Summary of “The New York Review of Books”

It is no wonder that the planet’s carbon emissions, which had seemed to plateau in mid-decade, are again on the rise: preliminary figures indicate that a new record will be set in 2018.This is the backdrop against which the IPCC report arrives, written by ninety-one scientists from forty countries.
The burden of climate change falls first and heaviest on the poorest nations, who of course have done the least to cause the crisis.
The report provides few truly new insights for those who have been paying attention to the issue.
As the new report concedes, there is “No documented historical precedent” for change at the speed that the science requires.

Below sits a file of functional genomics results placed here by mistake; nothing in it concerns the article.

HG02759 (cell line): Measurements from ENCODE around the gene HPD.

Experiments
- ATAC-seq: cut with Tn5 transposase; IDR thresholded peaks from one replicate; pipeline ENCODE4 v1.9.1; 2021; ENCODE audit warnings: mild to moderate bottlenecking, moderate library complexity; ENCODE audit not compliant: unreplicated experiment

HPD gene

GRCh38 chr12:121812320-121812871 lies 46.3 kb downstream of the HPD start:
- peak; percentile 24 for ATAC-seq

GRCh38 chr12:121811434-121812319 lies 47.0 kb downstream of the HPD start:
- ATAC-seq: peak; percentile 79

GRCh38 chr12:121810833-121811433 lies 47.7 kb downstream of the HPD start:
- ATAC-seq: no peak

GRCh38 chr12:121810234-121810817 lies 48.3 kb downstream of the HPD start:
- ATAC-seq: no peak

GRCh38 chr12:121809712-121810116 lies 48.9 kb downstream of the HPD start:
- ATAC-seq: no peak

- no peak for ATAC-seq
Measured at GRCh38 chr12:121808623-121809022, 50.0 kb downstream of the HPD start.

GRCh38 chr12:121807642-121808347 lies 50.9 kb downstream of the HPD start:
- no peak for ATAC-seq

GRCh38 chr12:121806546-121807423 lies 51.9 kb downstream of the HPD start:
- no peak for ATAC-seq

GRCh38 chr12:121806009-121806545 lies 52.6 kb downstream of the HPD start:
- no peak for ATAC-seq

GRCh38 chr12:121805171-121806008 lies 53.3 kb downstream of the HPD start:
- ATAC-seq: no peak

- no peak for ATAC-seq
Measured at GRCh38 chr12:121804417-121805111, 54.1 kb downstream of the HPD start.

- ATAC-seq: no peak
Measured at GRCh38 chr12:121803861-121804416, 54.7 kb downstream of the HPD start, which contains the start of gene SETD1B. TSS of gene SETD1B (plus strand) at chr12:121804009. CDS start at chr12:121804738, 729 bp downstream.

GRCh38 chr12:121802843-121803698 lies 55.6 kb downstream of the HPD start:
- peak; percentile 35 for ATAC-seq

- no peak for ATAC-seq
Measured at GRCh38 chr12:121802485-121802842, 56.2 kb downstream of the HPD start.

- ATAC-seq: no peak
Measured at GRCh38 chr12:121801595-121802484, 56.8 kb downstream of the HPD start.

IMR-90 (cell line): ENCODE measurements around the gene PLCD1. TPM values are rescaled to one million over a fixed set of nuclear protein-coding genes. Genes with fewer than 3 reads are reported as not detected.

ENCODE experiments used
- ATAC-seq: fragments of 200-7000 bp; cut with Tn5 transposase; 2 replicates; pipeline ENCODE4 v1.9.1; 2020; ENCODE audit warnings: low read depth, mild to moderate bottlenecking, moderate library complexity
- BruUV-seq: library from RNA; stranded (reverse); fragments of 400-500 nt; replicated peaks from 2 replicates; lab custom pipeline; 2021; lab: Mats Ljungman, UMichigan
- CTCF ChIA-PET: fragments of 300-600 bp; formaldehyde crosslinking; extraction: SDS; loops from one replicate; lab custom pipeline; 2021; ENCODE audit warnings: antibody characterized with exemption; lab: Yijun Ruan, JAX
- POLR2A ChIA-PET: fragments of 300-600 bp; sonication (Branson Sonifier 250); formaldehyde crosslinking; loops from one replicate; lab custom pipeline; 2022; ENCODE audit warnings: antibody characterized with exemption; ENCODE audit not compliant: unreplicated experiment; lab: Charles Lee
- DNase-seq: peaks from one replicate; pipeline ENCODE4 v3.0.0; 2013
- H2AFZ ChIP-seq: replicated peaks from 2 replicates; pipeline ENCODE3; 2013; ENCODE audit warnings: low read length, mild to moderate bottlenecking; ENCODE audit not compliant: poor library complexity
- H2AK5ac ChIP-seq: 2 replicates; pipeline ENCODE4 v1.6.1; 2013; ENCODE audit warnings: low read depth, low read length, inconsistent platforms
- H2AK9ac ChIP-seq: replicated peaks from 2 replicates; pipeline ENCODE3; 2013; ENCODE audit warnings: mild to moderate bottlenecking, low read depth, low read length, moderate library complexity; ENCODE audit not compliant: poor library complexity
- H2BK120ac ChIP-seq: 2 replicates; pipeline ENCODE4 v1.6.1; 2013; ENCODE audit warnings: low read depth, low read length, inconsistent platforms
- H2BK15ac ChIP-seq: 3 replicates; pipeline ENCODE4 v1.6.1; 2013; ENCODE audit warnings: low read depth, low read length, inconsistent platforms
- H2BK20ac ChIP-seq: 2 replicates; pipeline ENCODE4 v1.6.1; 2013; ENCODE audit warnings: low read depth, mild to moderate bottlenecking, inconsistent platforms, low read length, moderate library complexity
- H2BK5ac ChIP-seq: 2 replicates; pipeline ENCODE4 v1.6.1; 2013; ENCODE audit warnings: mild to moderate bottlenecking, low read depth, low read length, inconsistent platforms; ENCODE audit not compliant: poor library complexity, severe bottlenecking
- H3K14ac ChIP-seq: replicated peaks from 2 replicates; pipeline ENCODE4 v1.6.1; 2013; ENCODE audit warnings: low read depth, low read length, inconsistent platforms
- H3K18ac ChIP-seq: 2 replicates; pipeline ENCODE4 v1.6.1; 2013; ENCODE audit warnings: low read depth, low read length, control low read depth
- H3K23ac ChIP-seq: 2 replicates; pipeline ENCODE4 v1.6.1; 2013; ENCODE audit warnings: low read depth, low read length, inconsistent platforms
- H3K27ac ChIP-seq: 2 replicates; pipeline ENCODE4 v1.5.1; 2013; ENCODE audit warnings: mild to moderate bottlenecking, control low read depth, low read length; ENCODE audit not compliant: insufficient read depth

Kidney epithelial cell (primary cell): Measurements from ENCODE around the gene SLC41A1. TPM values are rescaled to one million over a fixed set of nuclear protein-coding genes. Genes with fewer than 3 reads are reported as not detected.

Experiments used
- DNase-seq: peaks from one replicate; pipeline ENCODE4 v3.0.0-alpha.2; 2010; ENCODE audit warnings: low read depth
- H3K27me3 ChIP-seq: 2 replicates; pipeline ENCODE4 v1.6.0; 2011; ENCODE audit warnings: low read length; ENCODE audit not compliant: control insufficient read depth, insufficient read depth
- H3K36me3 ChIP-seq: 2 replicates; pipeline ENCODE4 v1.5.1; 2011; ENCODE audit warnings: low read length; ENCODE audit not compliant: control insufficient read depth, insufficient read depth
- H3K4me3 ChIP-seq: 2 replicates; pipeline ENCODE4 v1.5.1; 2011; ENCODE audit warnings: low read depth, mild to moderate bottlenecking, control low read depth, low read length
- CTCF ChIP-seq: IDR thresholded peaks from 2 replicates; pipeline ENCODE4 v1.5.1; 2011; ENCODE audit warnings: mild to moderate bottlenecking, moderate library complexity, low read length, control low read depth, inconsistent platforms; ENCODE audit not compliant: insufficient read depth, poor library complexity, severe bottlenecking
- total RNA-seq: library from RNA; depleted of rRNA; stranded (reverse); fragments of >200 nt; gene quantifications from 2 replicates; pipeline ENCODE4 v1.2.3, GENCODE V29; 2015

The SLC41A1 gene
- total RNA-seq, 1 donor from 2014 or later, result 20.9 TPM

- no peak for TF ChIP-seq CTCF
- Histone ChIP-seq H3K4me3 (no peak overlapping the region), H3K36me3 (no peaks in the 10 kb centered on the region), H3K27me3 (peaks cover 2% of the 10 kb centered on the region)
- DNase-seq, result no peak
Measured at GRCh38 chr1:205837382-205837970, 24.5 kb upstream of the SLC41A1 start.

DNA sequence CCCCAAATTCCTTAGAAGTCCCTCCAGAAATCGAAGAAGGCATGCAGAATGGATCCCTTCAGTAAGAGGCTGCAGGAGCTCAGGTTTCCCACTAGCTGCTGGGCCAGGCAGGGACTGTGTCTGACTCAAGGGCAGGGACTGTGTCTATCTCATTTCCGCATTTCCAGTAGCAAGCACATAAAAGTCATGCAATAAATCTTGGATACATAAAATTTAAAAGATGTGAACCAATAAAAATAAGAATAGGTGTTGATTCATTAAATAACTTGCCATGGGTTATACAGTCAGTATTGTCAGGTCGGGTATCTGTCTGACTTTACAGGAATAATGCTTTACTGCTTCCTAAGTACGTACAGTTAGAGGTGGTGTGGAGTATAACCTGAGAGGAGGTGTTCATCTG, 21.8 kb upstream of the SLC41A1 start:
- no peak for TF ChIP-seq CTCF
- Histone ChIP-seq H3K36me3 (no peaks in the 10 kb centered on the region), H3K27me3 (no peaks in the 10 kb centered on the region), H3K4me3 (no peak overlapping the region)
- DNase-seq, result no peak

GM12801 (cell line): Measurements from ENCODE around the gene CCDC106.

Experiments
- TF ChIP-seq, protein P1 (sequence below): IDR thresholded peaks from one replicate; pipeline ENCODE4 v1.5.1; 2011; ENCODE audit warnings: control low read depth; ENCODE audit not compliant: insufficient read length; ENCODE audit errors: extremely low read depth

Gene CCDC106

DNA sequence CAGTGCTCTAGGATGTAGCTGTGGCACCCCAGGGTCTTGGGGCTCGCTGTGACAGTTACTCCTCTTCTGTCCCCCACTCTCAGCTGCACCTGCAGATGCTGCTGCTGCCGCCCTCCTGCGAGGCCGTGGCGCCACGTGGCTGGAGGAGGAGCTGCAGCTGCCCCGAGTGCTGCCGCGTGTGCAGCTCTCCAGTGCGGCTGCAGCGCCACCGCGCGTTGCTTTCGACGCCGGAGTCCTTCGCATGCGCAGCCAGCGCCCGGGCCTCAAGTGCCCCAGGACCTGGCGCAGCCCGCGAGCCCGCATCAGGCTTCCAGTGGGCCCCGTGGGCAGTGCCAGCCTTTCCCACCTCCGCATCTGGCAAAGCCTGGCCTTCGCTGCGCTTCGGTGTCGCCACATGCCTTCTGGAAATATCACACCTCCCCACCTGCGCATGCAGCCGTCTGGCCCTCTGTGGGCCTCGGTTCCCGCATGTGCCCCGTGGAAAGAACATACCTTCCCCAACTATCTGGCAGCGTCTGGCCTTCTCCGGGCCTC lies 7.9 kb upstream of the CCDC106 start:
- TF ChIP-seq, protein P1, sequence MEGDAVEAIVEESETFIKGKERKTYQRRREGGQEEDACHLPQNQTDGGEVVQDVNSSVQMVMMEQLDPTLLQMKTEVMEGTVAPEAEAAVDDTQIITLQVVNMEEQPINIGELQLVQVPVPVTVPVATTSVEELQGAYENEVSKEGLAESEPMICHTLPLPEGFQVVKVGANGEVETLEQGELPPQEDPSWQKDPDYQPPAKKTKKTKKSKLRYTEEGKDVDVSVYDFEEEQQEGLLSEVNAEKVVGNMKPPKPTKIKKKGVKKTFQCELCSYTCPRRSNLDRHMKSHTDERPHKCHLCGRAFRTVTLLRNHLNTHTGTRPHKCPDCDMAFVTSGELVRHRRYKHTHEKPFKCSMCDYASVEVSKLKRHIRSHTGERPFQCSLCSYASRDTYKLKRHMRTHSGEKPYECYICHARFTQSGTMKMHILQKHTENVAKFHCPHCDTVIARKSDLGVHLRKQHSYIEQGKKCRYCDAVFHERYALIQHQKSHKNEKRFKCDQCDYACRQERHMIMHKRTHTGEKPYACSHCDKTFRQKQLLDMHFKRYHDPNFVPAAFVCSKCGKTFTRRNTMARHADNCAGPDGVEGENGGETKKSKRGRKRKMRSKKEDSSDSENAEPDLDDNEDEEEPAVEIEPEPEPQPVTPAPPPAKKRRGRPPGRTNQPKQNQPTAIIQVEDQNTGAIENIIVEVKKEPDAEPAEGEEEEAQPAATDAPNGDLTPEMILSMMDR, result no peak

Since the last IPCC report, a series of newspaper exposés has made it clear that the big oil companies knew all about climate change even before it became a public issue in the late 1980s, and that, instead of owning up to that knowledge, they sponsored an enormously expensive campaign to obfuscate the science.
The next Democratic primary season might allow a real climate champion to emerge who would back what the rising progressive star Alexandria Ocasio-Cortez called a “Green New Deal”; in turn a revitalized America could theoretically help lead the planet back to sanity.
In October, the attorney general for New York State filed suit against ExxonMobil, claiming the company defrauded shareholders by downplaying the risks of climate change.
If we keep doing that, climate change will no longer be a problem, because calling something a problem implies there’s still a solution.

The orginal article.